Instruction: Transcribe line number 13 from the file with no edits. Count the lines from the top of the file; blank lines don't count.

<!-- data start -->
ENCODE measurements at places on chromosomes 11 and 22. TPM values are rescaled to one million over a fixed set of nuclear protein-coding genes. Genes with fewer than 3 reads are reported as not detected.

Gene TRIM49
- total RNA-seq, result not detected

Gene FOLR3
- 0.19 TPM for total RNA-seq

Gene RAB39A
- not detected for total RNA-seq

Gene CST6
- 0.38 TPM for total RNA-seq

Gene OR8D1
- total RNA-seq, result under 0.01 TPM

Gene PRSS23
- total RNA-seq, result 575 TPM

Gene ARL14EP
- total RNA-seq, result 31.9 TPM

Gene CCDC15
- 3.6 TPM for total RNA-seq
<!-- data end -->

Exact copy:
- total RNA-seq, result 575 TPM